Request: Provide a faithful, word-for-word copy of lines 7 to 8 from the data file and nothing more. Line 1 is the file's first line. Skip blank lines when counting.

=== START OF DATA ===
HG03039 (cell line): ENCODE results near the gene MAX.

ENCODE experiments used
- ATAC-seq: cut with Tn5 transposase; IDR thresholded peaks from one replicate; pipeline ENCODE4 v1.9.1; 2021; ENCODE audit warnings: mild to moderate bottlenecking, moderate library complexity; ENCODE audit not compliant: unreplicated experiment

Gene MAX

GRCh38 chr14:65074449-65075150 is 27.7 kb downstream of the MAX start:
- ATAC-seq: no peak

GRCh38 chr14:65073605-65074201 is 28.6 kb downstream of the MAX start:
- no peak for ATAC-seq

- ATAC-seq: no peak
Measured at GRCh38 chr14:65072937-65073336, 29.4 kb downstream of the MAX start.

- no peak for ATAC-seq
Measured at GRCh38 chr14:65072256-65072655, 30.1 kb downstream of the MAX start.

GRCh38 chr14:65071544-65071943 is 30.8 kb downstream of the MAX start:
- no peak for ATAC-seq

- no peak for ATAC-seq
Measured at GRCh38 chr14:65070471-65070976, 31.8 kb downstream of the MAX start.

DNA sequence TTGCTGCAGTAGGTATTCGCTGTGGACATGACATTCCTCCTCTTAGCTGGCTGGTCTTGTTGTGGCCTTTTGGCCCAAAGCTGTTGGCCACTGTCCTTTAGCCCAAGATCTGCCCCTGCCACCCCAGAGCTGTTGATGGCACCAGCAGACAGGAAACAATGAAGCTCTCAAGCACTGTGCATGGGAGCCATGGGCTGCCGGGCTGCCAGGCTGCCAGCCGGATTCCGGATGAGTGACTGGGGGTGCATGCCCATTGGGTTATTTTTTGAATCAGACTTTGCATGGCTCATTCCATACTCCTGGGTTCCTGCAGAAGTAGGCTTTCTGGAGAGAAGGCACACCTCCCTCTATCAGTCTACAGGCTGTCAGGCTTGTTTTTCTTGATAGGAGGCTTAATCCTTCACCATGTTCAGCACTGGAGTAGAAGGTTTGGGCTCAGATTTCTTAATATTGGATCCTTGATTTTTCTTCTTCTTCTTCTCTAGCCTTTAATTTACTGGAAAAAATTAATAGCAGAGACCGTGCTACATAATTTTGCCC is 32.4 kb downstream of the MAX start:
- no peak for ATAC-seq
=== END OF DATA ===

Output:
GRCh38 chr14:65073605-65074201 is 28.6 kb downstream of the MAX start:
- no peak for ATAC-seq